faith (II)

existence is a totality

Every living thing is hell-bent on staying alive and taking care of its young; and in order to do so spends the major portion of its waking life killing and eating other life forms.  We humans are no different despite our often declared distaste for it.  We cleverly conceal our participation in the general slaughter with our complex division of labor.  But make no mistake.  If everyday we weren’t scarfing down the nutrients ripped off the dead bodies of our sister species, both plants and animals, we’d be gone.  That’s what we do, because that’s the way being-here and staying-here works — there is no other way. 

This selfishly focused intentionality is common to all life on earth.  Everything treats everything else as potential food.  This has been the source of great scandal for humankind since time immemorial.  Religious people of our own tradition, for example, have been so offended by the universal predation that very early on they concluded there must have been a “mistake,” a catastrophic “fall” from the original intent of creation.  … A friend once said to me, “how can there be a ‘God’ if he created a world where one animal has to kill and eat another in order to live”?  Convinced that a rational, humanoid “God” (as our tradition imagined) could not possibly countenance such a state of affairs, the Christian tradition, for one, has had the temerity to condemn reality in its current form as corrupt, the result of an “original sin,” and claimed to know the way things really should have been. And so this interpre­ta­tion was retro-fitted to explain the ancient Hebrew scriptures which said that once things were set right again, “the lion will lay down with the lamb.”

But this Christian fantasy fails to recognize that the passage in question was intended by the Hebrew author as poetic hyperbole — a metaphor for justice and peace in human society.  A moment’s reflection will remind us that the lion is not supposed to lay down with the lamb. It’s right for the lion to eat the lamb.  We eat lamb, too. That’s the way it works.  Our task is to try to understand reality, and our sense of existence, and the “sacred” from that understanding. Otherwise we distort it, creating fictionalized scenarios to jibe with our projections.

Living things kill and eat one another in order to live. That’s the way existence has evolved on our pla­net.

But is it really such a disaster? I discern in this phenomenon the free exchange of constituent elements within a totality. Matter’s energy tends to treat itself as one global living thing, and the permissions on which life is built include the mutual availability of everything to everything else within the whole.  It seems to be a corollary characteristic of the communitarian nature of material energy’s self-embrace.  Everything made of matter’s energy reaches out to connect and survive.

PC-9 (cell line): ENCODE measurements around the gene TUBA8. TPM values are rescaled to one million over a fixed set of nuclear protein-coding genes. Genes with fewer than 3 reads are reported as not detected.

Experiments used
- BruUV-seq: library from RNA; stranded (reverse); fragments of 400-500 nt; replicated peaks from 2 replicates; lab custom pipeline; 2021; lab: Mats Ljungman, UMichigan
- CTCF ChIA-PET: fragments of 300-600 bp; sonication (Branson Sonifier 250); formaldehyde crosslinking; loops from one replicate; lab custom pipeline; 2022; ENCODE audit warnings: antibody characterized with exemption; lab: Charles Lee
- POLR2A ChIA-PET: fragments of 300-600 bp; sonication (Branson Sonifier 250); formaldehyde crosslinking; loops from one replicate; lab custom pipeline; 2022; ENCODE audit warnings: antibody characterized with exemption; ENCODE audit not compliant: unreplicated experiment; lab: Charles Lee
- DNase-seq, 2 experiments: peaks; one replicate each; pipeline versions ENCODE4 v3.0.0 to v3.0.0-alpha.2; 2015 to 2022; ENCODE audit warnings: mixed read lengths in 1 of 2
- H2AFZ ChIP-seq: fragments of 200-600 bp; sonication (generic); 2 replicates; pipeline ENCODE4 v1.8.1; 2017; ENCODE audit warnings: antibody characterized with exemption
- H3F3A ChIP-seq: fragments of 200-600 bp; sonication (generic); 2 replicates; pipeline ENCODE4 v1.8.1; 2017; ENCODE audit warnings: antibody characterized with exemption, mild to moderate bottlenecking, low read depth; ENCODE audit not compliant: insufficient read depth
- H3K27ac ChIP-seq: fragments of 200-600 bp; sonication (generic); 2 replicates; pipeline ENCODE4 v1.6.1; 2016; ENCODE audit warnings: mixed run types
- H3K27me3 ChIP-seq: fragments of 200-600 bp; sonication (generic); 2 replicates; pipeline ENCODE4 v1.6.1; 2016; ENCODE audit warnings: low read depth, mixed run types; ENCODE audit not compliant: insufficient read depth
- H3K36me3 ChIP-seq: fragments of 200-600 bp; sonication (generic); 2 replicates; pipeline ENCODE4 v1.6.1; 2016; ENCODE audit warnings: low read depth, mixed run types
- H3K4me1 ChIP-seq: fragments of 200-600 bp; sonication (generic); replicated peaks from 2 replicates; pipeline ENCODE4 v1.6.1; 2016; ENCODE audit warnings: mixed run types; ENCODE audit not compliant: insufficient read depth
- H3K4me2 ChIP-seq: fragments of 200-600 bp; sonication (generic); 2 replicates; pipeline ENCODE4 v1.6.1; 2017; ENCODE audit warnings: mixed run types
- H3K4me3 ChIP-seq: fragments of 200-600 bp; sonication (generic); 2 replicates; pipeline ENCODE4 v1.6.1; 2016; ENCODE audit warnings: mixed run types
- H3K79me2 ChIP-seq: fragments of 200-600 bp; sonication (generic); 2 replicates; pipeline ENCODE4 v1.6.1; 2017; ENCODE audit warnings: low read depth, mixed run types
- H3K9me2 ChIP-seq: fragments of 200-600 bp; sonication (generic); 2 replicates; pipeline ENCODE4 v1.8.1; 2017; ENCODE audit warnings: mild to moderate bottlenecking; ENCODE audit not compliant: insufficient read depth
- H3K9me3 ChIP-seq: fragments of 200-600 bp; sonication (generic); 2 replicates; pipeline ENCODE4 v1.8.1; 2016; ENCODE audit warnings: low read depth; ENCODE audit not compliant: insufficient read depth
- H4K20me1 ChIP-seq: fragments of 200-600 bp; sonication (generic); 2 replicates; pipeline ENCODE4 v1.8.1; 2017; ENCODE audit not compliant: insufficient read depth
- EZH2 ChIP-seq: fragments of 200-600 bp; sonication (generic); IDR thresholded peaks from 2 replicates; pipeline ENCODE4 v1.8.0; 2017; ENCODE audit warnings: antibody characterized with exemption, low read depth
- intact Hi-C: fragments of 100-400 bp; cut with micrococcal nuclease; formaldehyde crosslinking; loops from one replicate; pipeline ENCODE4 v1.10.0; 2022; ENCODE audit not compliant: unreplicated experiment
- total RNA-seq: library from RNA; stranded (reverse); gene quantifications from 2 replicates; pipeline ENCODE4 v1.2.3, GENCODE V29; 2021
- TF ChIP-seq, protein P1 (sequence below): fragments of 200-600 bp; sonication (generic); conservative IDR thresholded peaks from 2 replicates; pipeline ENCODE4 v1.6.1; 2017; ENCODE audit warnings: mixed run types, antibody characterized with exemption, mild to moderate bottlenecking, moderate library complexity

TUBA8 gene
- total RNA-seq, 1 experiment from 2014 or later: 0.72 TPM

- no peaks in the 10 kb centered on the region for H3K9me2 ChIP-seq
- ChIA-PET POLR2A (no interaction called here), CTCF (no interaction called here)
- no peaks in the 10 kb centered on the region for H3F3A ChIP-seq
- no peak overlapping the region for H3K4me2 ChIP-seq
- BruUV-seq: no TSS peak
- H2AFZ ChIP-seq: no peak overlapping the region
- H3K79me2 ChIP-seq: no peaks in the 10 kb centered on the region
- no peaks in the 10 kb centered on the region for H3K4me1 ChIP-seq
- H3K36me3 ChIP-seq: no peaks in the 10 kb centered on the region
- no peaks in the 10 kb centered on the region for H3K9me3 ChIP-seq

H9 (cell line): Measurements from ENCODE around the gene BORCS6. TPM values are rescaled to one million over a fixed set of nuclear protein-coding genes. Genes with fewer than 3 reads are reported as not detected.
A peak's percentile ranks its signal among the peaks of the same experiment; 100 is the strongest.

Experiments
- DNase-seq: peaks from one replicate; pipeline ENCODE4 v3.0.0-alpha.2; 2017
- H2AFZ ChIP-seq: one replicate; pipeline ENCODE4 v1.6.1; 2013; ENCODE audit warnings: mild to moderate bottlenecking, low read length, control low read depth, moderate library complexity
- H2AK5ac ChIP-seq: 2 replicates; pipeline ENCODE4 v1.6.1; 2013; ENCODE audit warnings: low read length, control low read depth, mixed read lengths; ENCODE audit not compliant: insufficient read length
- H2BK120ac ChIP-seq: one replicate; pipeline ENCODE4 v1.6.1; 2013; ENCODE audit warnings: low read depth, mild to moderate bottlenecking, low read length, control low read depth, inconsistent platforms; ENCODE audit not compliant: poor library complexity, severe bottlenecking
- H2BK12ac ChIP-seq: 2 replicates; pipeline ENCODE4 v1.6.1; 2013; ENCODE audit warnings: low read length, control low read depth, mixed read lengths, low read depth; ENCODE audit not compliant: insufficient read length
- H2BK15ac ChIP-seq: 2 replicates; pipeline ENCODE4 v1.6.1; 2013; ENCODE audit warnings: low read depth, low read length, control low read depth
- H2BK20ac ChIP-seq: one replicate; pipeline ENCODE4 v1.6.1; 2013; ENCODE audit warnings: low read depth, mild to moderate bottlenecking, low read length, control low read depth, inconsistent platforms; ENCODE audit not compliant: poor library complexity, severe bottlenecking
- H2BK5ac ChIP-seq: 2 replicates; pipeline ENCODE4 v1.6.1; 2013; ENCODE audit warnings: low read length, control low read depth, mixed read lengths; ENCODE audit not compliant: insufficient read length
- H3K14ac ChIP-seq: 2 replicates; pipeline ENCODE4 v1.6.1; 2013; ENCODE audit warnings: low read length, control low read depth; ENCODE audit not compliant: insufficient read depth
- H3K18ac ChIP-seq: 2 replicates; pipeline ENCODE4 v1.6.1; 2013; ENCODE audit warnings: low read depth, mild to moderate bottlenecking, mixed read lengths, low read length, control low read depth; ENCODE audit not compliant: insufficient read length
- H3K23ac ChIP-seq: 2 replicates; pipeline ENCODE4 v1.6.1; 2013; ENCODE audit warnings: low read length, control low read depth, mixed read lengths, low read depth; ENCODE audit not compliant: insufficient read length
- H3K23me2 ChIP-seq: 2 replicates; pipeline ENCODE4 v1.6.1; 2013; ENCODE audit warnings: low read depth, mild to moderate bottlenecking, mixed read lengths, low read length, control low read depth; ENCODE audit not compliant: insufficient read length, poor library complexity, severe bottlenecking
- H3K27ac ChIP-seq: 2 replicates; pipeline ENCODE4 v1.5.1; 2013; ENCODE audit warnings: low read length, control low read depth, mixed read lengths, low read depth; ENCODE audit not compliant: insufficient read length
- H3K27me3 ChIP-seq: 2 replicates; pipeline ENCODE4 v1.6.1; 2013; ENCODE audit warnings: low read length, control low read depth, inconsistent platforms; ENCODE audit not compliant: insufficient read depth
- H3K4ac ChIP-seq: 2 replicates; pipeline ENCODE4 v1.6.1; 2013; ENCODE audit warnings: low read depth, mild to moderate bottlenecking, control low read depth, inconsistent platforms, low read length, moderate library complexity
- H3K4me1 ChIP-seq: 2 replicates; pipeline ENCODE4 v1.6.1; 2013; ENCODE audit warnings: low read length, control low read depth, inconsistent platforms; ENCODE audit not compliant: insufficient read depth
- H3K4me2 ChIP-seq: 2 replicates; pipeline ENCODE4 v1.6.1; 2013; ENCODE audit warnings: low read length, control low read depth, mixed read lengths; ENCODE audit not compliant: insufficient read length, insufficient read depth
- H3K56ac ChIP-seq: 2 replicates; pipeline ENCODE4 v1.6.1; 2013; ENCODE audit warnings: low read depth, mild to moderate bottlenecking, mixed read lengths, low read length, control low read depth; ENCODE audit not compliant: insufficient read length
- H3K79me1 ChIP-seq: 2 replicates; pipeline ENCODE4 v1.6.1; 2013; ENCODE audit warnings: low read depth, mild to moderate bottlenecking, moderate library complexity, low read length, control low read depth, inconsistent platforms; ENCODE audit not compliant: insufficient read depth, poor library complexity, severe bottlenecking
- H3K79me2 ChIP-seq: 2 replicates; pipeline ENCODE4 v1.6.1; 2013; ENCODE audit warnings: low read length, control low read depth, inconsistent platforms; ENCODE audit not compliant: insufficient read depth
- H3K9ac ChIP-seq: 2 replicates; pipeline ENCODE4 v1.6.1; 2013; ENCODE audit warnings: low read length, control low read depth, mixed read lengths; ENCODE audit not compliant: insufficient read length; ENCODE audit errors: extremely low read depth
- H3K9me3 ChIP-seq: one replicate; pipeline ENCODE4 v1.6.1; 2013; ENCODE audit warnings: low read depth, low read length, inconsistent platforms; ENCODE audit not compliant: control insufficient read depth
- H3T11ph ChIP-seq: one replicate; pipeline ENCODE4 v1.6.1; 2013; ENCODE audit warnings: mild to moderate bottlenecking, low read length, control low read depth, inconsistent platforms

It confirms that as far as existence is concerned, the human phenomenon is not the unique thing mainstream Western theistic philosophers imagined. There is no special concession given to any individual or species.  We are gallingly aware of this.  Western culture’s stubborn insistence on the separateness of humankind from the rest of “material” creation has always been contradicted by human vulnerability. We face the same natural catastrophes, predation, disease, deterioration and death that are endured by all other species in this vale of tears.  In the West, that fact was interpreted as the corruption of “matter” caused by “original sin.” Un­fortunately it encouraged a dualist escapism that only aggra­vated our anguish. For it meant we suffered the added torment of believing we were unnatural … immortal “spirits” trapped in cages of mortal mat­ter … and, because of “Original Sin,” had no-one to blame but ourselves!

The ultimate indignity against which we rebelled, of course, was death.  But upon further reflection death will be seen, similarly, to conform closely to existence as a totality that we are uncovering here. The keynote is universal availability.  Since every thing is made of matter’s energy, their constituent ele­ments are al­ways potentially available for use and re-use by others.  The experiments are not ours … they are functions of the Whole.  When we die our material energy is re-cycled for use by a multitude of other species right up the food chain.  We might be less offen­ded by death if we could identify our own existence with matter’s energy as a whole.  Existence, not unlike “being” for the scholastics, is one thing, and we are part of it.  We belong!  That is our reality, our torment, as well as our guarantee of endless community.

So, despite our habitual indignation at being subject to the same travesties as everything else in our uni­verse, existence appears blithely impervious to the exchanges going on within the walls of its house. This subjection of the individual members to the agenda of the whole, I see as the inevitable expression of the communitarian nature of existence rooted in the unicity of the substrate.  There is only one thing out there: matter’s energy — the whole universe and everything in it is its outgrowth.

existence’ absolute availability